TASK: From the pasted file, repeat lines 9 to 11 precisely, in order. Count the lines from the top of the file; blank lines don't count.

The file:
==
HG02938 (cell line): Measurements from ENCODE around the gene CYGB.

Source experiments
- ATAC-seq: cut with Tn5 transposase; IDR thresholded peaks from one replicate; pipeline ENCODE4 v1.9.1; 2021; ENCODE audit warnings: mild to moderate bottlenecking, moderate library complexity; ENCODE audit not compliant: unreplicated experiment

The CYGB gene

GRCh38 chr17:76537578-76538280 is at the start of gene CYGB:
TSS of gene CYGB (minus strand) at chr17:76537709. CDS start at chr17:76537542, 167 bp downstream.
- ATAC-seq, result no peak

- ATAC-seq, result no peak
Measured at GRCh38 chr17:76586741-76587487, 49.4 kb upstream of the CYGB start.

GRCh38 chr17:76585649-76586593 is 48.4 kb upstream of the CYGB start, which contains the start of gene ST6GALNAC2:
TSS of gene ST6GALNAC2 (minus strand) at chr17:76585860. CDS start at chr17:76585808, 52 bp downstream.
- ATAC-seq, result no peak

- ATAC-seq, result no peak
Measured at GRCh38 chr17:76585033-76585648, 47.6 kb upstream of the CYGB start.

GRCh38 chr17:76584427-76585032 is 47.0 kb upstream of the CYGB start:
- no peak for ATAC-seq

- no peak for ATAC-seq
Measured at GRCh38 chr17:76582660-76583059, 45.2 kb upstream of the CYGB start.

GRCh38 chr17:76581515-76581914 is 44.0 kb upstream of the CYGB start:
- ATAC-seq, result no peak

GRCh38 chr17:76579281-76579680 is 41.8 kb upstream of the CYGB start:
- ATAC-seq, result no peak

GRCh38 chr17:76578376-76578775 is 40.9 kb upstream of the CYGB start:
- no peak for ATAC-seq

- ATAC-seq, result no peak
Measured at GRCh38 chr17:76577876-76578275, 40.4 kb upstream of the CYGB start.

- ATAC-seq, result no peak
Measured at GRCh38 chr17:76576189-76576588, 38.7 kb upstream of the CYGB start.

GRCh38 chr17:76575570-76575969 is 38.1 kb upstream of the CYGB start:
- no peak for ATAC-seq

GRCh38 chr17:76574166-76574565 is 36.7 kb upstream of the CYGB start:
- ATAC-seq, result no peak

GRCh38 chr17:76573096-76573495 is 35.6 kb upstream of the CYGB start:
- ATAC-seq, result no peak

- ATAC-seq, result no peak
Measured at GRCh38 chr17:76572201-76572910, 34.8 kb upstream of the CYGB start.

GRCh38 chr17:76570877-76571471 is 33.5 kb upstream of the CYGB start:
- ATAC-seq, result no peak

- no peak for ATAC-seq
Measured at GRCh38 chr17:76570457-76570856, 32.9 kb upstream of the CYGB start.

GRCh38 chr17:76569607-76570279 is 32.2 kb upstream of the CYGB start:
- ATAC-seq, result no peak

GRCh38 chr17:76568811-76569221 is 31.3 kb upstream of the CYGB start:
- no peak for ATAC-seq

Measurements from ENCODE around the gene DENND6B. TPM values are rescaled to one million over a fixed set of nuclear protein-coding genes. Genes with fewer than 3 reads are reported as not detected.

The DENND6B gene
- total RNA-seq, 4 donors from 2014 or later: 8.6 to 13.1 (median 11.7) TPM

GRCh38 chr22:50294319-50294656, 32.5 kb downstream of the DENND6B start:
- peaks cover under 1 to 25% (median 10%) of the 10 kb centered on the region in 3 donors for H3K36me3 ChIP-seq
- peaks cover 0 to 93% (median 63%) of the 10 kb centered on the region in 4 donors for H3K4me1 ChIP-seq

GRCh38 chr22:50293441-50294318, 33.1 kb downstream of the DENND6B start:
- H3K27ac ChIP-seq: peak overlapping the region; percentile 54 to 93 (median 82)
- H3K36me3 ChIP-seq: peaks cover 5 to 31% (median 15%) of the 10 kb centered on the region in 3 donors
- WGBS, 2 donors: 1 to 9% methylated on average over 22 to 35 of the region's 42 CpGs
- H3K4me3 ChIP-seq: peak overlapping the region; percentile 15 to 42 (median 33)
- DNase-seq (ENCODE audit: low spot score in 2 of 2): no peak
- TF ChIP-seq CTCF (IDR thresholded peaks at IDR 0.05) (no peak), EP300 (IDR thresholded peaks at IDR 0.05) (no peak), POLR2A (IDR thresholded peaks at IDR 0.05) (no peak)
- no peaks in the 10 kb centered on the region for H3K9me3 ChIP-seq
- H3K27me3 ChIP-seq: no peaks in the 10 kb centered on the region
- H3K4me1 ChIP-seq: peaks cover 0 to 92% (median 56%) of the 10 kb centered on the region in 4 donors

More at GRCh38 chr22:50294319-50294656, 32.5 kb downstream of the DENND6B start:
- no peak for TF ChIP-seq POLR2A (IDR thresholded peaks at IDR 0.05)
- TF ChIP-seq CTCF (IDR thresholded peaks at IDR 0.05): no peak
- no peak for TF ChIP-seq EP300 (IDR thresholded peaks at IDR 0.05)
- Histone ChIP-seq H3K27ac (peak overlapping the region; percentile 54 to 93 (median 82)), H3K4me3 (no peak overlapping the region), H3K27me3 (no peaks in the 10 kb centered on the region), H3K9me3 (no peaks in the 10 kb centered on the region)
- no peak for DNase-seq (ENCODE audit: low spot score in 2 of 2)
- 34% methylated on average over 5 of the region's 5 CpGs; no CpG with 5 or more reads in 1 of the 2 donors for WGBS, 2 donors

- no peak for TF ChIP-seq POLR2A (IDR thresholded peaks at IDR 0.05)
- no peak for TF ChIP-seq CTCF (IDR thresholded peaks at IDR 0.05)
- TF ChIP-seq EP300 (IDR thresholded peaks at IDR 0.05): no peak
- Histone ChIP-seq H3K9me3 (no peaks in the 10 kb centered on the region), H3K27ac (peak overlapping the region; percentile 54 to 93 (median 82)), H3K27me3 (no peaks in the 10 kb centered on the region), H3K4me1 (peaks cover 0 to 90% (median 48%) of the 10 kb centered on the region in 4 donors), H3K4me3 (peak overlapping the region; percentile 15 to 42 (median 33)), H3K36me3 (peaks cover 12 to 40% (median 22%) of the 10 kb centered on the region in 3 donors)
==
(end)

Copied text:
Measured at GRCh38 chr17:76586741-76587487, 49.4 kb upstream of the CYGB start.

GRCh38 chr17:76585649-76586593 is 48.4 kb upstream of the CYGB start, which contains the start of gene ST6GALNAC2:
TSS of gene ST6GALNAC2 (minus strand) at chr17:76585860. CDS start at chr17:76585808, 52 bp downstream.